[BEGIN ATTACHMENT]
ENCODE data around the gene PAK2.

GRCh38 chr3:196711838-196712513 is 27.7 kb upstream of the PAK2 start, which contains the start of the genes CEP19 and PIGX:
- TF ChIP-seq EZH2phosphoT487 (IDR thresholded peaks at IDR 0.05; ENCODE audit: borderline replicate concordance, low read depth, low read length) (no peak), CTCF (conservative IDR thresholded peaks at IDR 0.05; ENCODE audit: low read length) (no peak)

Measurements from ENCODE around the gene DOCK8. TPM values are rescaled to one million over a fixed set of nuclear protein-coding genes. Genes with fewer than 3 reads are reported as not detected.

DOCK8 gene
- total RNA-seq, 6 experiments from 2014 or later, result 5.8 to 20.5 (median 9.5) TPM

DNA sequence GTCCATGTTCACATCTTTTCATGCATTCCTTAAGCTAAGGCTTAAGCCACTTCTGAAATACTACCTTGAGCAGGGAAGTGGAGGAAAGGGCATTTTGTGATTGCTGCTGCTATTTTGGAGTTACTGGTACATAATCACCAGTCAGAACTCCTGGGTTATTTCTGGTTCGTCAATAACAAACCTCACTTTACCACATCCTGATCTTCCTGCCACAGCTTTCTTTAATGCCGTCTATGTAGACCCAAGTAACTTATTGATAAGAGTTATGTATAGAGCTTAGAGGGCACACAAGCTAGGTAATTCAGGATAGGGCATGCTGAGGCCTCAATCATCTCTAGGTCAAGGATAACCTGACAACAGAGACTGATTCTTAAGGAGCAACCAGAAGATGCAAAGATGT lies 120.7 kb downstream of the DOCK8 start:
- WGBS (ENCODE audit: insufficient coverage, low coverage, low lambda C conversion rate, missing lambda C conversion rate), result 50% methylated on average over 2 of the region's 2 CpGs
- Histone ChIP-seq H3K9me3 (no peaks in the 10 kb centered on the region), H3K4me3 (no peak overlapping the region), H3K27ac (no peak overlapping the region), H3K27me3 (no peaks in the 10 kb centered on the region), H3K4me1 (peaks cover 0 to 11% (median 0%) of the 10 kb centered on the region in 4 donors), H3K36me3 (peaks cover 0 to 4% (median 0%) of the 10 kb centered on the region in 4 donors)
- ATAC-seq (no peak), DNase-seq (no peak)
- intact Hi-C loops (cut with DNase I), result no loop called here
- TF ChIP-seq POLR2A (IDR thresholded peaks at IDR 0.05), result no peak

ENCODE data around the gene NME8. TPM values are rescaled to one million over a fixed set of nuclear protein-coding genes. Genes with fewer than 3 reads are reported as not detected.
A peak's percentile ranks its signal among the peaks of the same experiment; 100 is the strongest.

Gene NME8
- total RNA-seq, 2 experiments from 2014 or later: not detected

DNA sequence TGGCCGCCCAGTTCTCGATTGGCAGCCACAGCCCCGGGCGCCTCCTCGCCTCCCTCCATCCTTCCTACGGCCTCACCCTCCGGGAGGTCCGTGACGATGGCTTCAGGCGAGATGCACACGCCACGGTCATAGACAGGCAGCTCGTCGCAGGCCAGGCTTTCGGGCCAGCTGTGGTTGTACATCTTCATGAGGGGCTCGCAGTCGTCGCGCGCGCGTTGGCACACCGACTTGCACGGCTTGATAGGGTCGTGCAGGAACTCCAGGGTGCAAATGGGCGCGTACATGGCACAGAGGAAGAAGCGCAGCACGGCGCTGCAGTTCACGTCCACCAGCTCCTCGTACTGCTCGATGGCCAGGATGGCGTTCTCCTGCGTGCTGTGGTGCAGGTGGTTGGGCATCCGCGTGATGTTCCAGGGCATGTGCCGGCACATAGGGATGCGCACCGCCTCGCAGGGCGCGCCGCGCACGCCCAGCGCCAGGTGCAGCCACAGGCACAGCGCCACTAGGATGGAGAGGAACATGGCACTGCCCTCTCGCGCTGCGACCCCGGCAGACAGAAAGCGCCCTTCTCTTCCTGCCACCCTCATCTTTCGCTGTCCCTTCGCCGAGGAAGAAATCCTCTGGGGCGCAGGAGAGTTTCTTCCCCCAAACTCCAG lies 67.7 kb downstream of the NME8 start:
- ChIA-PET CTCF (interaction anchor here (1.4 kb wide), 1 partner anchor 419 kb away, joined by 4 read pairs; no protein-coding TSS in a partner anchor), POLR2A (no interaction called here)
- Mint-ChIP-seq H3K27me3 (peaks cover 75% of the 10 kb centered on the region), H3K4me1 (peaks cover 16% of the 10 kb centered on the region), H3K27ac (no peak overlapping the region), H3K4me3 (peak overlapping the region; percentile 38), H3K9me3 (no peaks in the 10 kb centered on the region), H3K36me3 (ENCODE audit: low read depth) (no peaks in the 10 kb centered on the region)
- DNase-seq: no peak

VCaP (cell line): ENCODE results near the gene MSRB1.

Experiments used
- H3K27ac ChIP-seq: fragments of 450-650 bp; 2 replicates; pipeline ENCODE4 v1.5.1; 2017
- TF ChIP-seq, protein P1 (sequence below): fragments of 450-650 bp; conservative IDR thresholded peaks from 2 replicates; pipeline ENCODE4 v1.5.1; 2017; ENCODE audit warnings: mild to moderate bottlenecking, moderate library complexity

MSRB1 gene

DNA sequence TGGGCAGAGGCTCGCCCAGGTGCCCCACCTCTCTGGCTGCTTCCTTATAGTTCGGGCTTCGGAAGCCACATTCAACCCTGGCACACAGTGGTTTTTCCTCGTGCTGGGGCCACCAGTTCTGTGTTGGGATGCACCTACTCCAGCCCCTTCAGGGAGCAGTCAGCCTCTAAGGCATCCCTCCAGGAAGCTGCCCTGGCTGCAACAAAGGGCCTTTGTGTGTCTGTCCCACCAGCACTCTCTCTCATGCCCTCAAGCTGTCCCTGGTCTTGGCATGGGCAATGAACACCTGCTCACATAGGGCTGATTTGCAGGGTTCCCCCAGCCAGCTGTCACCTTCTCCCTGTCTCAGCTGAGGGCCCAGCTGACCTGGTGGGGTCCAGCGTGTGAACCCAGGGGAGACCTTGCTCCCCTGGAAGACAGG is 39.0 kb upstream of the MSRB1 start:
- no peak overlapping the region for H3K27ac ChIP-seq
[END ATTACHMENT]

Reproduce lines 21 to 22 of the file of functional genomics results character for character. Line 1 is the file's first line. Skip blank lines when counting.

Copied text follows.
VCaP (cell line): ENCODE results near the gene MSRB1.

Experiments used